Close like brothers, Clarke and Kindel mull life after Caps
You can imagine, 30 years from now, Steve Kindel speedwalking to his seats at a Vancouver Whitecaps game, a gaggle of grandkids in hot pursuit as he chirps away about how lazy soccer players have become.
And you can also imagine Jeff Clarke ambling behind within earshot, wrangling his own grandchildren and chuckling about how Kindel needs to chill out at the same time.
Long term, it's easy to see Kindel and Clarke hanging out together. They've been buddies since they started playing together on provincial teams when they were 13.
Long term, it's easy to see Kindel and Clarke still tied to the Whitecaps in some fashion. They've been faces of the franchise for much of the last decade, and they're both busy minor soccer coaches, so they'll always be involved in the game.
Their short-term, front-and-centre connection to the Whitecaps could be another story, though. Midfielders Clarke, 30, and Kindel, 31, are both getting to the age, and the family situations with young children, when players routinely retire.
Also, with the Whitecaps angling towards Major League Soccer, it wouldn't be surprising if the club opted to go with a youth movement and shuttle some veterans out.
This playoff run could be the last for ever-clever Clarke and workhorse Kindel. A generation could be closing.
"They're two players who have led by example, two players who have put in their time and made sacrifices," said Whitecaps midfielder Alfredo Valente. "They've represented the club so well. If this really is their last year, they can walk away proud of what they did for soccer in Vancouver and for the Vancouver Whitecaps."
Valente knows all too well. Vancouver would regularly make just a few roster changes year to year, but, in the bid to improve, the moves have become more frequent and more international in the past few seasons.
Just six players on the current roster have played more than five seasons with Vancouver. Valente, Clarke and Kindel are among them.
The three are close friends, so much so that Clarke jokingly refers to them as the "Three Wise Men" with he and Kindel "The Grumpy Old Men".
"We feed off each other's moods and that can be a good thing and a bad thing," said Clarke, who was in Kindel's wedding party and vice versa. "Our wives are close. Our parents are close. We are like brothers ... we fight and sometimes we don't get along.
"When this is all over, whenever that might be, we'll certainly be friends. We've got kids the same age now. It'll be play dates and baptisms and birthday parties. You can go on and on. The bond reaches way further than the grass field. To me, it's borderline blood. I do look at him like a brother. I hate him at times and he can annoy the hell out of me, but you get the idea."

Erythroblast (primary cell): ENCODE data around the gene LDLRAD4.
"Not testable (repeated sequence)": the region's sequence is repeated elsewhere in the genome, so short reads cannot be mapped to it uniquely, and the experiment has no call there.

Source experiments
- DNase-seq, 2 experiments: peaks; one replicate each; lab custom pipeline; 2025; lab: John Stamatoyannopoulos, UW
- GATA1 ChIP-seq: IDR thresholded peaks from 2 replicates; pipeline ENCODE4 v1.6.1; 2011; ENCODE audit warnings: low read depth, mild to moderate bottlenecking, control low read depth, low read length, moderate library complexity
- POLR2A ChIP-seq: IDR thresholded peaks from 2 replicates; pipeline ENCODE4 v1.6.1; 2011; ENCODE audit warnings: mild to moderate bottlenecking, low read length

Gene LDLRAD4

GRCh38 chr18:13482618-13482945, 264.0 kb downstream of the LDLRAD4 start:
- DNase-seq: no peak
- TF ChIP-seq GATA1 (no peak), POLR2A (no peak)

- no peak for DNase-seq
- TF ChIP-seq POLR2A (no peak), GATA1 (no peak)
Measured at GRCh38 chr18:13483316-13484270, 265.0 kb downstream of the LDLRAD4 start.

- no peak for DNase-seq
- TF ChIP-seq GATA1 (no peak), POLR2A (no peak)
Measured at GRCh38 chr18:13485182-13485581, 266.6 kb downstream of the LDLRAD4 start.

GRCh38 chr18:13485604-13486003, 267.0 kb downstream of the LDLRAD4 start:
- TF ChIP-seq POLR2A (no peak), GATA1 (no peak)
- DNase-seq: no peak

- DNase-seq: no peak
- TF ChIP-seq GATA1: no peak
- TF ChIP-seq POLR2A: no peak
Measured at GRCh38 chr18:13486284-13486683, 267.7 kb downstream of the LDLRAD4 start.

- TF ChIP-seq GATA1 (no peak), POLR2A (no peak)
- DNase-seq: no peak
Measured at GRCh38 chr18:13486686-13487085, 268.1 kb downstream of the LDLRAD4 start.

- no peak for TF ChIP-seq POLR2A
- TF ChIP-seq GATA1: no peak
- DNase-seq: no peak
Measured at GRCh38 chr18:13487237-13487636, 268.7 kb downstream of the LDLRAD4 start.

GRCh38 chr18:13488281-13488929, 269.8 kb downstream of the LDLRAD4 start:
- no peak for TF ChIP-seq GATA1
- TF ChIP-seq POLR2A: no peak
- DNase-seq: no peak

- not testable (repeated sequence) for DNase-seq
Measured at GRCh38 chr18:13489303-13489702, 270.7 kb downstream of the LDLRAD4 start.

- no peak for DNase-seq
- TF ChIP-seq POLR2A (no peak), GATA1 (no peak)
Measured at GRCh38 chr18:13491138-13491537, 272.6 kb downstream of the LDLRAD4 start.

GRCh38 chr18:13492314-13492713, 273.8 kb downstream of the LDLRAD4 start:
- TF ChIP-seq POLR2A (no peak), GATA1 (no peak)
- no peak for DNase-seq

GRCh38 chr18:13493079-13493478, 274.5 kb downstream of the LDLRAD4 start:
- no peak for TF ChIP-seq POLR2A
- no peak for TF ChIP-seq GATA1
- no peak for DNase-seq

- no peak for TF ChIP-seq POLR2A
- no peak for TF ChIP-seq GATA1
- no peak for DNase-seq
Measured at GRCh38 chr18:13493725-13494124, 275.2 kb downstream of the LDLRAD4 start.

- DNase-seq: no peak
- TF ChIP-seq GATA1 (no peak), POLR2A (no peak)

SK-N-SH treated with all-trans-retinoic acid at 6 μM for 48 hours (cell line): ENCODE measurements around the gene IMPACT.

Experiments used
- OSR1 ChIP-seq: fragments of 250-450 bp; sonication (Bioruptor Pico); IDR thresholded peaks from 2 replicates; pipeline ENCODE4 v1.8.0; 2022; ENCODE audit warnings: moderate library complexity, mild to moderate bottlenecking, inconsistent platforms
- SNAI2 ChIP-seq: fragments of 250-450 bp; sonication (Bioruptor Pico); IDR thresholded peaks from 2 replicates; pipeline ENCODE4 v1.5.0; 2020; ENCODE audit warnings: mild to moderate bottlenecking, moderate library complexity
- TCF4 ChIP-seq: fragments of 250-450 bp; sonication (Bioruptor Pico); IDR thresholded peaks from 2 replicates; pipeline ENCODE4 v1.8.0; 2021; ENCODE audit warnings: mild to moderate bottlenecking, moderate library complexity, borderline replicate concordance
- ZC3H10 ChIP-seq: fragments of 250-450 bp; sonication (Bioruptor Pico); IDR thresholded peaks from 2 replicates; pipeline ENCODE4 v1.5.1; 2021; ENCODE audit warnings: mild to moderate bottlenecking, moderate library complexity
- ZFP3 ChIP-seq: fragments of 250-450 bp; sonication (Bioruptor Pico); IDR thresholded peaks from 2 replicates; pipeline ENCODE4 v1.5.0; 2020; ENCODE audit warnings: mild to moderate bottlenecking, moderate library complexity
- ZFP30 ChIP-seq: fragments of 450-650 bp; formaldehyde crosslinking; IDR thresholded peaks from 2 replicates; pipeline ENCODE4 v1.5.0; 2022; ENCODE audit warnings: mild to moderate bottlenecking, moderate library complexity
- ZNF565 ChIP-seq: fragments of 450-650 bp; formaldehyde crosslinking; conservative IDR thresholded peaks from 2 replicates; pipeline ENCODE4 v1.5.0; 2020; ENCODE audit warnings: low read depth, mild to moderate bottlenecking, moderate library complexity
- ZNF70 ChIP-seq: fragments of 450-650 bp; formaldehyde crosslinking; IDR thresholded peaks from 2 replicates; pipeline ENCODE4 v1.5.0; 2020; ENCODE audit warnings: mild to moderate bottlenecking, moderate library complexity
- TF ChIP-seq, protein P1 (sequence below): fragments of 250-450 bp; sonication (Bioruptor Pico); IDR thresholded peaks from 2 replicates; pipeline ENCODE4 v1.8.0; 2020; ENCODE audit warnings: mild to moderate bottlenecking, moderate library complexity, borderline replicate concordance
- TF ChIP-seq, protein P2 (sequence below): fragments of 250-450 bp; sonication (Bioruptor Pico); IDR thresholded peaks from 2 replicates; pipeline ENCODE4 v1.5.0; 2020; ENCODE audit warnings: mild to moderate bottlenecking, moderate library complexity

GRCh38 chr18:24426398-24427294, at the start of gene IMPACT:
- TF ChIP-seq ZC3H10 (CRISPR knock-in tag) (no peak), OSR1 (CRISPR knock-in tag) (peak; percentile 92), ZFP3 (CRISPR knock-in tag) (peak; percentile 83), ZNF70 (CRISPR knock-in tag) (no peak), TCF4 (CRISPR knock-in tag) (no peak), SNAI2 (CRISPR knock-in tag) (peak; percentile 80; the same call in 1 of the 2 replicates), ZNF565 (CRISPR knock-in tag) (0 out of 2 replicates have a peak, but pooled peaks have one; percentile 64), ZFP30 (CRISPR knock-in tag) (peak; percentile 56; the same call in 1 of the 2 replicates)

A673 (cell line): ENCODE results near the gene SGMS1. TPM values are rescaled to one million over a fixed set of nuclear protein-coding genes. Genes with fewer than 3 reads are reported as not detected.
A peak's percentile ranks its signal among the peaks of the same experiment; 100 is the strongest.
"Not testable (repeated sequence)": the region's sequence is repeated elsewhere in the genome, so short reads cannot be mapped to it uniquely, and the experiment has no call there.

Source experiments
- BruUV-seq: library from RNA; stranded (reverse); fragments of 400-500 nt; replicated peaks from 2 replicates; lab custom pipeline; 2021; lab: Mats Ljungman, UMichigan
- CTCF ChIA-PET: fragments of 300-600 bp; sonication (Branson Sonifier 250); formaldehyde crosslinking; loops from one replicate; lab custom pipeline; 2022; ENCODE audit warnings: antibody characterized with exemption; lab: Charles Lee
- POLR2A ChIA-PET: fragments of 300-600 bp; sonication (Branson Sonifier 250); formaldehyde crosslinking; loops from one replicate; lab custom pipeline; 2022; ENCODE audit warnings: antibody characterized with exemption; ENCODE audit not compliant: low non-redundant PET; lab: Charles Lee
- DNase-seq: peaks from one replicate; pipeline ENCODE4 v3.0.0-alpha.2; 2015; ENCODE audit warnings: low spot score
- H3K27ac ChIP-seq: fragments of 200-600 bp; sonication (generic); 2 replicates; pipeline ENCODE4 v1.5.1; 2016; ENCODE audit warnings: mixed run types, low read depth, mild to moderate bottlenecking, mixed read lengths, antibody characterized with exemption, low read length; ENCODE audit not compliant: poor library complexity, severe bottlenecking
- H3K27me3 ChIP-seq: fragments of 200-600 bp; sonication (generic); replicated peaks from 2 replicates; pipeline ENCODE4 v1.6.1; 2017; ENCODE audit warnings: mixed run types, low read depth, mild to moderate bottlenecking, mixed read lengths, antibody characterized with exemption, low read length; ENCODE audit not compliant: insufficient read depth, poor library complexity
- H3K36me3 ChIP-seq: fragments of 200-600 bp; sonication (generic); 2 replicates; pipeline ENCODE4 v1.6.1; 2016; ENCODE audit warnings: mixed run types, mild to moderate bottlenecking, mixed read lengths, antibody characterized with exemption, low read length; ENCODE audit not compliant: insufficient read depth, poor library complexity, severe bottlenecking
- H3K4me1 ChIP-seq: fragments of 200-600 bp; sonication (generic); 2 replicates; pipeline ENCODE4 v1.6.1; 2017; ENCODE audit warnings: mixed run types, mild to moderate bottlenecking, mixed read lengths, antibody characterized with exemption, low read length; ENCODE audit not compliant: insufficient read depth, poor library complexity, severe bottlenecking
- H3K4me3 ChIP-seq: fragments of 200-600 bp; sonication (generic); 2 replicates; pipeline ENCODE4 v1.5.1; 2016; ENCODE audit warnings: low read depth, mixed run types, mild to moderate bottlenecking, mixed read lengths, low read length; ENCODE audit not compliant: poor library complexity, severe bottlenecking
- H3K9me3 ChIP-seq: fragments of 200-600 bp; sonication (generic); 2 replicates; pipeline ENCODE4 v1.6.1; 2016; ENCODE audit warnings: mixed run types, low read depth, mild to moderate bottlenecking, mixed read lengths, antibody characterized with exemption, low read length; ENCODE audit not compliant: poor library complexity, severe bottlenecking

Consider it understood. And don't think that hint about not knowing when careers might be ending was missed either.
That's Clarke. He can get fired up on the field, but he's largely laid back.
Kindel's passion is palpable.
"The retirement question? I hate that question," Kindel said when the story was first broached with him this week. "Damn. I hate it. Print that. I hate it."
After a couple of breaths, he did answer.
"I do think about retiring," said Kindel, who, like Clarke, has also played some defence with the Whitecaps. "Every year, when you're at this stage of your career, it becomes a decision. When you're young, there's no decision to be made. You just keep playing.
"But it's one of those decisions you can't make in the middle of a season, because there are so many ups and downs, and definitely not close to playoff time, because it's so emotional. We win it all, you might think you're invincible and can play another 10 years, or you might think, 'Hey, I've done it all.'''
When it really is over, though, you can bet there will be some sort of ceremony for each of them. Clarke will speak at Kindel's and Kindel will return the favour. No one else knows their legacies as well.
Kindel on Clarke: "I just think consistency and professionalism are the first two words. Jeff's off day is so few degrees from his top day. This league, when you have so many games and back-to-backs, a lot of young guys will come in and perform well at the start of the year and then play well in spurts and then fade off. To do it for close to 10 years at the same level is something."
Clarke on Kindel: "In one word, it's durability. He can go and go. He's one of the most mentally tough players I've ever played with. He always seems to be able to bring it. When we go on the road he'll be limping off the field one game and two days later he's ready to play. Guys feed off that."
© The Vancouver Province 2008